New Year’s Goals and Your Worst Enemy
Enemies are almost never thought of kindly. That’s why you need to recognize one enemy that you MUST treat kindly while, at the same time, refusing to listening to negative comments from. Who’s that enemy? Look in your mirror.
Yes, that’s correct. Your biggest threat to your success is yourself.
You are going to have good days. You’ll also have bad days on your nutritional plan and your fitness plan. You may want to give up. Resolve right now that you won’t listen to the following (or similar) thoughts “I don’t feel good today.” Or “I’m just not in the mood.” Or “I’ll start tomorrow.” Or “Today was a really bad day, I’ll start when I feel more positive.” Or “I’m so tired. I just need to rest.”
Your own thoughts can be your biggest obstacle. Sometimes it helps to just visualize slamming a door on those thoughts as soon as you think them. Sure, counter it with a positive thought like “Walking gives me more energy, so I won’t be so tired so often.” But definitely give yourself the mental picture of slamming a door on the negative thought and padlocking it. When you do that, you are also giving your brain the message that those thoughts are not welcome. In some ways, you will be ‘training the brain’ while you are creating a new habit.Leave a Comment »
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Thanksgiving is time for family and friends. It is a time to reflect and be thankful. It can also be a time to consume a ton of calories. The average Thanksgiving meal has 2,500 calories – well over one’s daily calorie requirement. You would need to walk approximately 51,000 steps or 25 miles (assuming you walk 2,000 steps/mile) to burn it off.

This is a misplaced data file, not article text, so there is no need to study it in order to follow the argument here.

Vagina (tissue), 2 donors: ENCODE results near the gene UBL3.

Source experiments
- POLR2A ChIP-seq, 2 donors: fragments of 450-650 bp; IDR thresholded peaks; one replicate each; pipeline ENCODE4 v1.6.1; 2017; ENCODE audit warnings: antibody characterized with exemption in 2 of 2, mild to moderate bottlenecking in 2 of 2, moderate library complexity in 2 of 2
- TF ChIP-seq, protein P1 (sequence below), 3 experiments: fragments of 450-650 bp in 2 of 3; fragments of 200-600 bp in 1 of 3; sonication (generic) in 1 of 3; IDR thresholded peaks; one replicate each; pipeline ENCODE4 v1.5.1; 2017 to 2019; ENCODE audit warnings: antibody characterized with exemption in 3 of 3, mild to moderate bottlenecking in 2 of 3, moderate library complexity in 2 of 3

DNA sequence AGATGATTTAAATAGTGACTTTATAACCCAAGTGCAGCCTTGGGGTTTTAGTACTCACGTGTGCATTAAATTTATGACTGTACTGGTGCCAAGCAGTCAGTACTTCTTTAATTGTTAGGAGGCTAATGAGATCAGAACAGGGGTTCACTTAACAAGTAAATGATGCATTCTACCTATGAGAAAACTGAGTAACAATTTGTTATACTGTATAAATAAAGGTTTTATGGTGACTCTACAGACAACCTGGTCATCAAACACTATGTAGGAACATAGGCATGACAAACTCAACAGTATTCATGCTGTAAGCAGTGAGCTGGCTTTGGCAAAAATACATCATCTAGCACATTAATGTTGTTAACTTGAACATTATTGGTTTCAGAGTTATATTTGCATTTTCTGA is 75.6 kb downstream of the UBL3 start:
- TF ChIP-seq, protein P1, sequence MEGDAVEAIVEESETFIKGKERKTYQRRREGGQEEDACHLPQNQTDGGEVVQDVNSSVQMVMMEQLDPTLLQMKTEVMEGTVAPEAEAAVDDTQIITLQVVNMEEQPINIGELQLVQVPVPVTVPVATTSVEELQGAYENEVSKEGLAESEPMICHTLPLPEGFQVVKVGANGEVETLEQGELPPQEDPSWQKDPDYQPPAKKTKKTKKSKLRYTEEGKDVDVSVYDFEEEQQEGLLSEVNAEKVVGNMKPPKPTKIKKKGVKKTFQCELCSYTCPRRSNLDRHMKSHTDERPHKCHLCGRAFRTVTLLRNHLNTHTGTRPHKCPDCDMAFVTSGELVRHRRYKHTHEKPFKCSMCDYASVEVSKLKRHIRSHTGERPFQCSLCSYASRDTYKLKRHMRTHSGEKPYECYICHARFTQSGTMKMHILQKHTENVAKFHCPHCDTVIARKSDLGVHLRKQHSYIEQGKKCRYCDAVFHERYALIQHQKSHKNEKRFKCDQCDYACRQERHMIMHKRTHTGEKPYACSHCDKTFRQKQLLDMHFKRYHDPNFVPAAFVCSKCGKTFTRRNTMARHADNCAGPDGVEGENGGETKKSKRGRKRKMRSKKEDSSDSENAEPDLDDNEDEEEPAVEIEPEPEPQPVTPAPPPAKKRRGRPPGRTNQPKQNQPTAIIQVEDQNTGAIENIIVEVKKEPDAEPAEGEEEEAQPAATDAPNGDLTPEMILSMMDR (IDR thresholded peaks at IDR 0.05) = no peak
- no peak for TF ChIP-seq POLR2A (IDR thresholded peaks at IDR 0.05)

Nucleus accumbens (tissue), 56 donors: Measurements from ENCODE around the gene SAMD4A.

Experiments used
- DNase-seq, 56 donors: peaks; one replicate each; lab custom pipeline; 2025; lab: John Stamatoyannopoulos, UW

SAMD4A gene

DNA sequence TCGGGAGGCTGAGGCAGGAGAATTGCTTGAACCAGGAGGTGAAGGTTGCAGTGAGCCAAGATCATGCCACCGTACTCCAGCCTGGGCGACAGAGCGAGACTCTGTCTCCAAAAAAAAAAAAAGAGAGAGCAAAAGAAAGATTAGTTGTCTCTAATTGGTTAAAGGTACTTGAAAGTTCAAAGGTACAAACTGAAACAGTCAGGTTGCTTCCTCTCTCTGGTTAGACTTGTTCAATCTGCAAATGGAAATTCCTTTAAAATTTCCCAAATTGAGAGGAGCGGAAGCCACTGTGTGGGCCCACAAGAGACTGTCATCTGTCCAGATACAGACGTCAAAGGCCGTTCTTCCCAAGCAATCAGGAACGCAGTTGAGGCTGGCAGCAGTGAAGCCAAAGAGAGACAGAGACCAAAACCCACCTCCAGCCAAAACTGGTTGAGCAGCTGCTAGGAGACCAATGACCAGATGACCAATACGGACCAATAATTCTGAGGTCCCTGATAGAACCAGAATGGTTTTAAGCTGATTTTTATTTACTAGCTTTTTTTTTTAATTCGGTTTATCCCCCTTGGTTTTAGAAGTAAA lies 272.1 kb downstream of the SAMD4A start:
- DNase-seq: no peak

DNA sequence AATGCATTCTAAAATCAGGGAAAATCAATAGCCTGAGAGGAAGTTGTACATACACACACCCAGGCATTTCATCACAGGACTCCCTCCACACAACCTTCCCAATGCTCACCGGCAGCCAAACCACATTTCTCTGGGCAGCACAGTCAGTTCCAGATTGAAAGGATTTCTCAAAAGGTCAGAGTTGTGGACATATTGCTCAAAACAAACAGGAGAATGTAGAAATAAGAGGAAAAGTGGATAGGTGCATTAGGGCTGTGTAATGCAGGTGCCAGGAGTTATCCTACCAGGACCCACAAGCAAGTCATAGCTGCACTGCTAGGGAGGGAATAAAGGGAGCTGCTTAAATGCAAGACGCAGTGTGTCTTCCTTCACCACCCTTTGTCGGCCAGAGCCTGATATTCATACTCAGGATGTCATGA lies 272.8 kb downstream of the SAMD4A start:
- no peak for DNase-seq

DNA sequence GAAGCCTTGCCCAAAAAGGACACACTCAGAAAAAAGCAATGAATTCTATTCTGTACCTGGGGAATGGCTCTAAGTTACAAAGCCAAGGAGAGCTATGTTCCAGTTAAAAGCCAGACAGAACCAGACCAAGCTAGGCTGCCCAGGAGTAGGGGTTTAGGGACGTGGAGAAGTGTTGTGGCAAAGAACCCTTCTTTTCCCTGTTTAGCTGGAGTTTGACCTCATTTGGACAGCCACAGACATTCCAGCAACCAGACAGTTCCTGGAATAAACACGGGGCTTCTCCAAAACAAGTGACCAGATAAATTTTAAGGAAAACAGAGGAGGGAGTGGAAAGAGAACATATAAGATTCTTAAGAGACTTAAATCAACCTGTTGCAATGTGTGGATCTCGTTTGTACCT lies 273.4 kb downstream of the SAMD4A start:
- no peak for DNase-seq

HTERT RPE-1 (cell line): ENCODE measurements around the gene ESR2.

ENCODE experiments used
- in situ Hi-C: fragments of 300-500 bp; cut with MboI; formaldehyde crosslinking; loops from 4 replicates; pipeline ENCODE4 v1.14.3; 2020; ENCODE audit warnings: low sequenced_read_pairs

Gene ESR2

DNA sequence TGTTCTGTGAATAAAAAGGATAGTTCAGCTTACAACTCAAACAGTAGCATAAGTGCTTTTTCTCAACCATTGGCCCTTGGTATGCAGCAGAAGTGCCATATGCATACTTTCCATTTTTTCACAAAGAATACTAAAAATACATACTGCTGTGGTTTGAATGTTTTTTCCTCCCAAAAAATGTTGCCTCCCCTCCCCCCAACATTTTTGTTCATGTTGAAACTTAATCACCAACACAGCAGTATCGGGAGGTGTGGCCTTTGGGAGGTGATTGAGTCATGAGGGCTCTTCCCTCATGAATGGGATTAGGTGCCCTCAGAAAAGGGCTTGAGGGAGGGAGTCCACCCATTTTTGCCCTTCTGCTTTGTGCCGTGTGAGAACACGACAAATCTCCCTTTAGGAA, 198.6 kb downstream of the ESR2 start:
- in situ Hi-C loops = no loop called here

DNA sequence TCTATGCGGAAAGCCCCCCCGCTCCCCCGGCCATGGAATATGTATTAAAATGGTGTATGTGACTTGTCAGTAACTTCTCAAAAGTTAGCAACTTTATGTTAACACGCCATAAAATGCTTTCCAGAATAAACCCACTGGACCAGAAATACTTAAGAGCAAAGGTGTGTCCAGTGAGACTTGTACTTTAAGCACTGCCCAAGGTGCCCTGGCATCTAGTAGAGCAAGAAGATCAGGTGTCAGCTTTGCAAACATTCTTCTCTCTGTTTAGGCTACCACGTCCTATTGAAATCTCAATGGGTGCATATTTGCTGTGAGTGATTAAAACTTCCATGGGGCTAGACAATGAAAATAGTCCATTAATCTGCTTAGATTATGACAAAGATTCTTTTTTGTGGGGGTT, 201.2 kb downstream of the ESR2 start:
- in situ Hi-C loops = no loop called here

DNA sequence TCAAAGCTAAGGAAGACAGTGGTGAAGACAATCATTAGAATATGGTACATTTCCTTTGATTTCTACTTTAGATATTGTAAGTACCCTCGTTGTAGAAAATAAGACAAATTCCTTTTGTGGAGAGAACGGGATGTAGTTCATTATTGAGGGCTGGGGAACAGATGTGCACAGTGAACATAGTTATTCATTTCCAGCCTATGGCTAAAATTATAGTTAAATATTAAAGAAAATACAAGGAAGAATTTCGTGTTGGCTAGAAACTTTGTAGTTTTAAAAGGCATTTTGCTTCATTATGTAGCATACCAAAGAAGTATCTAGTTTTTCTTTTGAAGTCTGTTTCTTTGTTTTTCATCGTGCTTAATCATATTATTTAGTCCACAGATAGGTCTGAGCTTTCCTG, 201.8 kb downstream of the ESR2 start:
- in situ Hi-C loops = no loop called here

But with a little planning, mindful eating and your activity tracker, you can enjoy your favorite foods without sabotaging your healthy eating goals.
Strategies to Bring to the Thanksgiving Table
Ah, Thanksgiving dinner. Friends, family and all that food! Just the thought of it can put one in a carb coma.
But as with all things in life, moderation is the key, so plan your eating strategy. Here are a few ideas that may help you enjoy your time at the turkey table without feeling guilt the next day.
- Take time to enjoy your food. Slow down, enjoy your company and eat mindfully.
- Take smaller portions. You can always go back for seconds.
- Take time to enjoy your indulgences. Rate your favorite foods from 1-10 and eat only 9s and 10s.
- Take time and listen to your stomach. When you are full, push your plate away. No need to be stuffed like the turkey.
- Take time to eat breakfast and avoid skipping meals before the feast. If you become too hungry you may overeat.
- Take a dish to pass. The hosts will appreciate it and you can make sure there is a healthy dish available.
- Take a walk before and after dinner. The extra steps will help curb your appetite and steel your resolve.
- Take time to compliment the cook – especially if you are doing the cooking.
Above all, remember, this is just one day out of 365. This day will not make or break you if you make wise food choices the rest of the year.
TIP: Use your Food Tracker on your portal/home page before you sit down at the table. Knowing how many calories are in a specific food may help you eat a smaller portion. It will also help you identify foods that are lower in calories.
RECIPE: Sweet Potato Casserole
Try this “healthified” casserole that boosts only 250 calories per serving — less than half the calories of the original 540 calories version.
· 1 can (40 oz) sweet potatoes in syrup, drained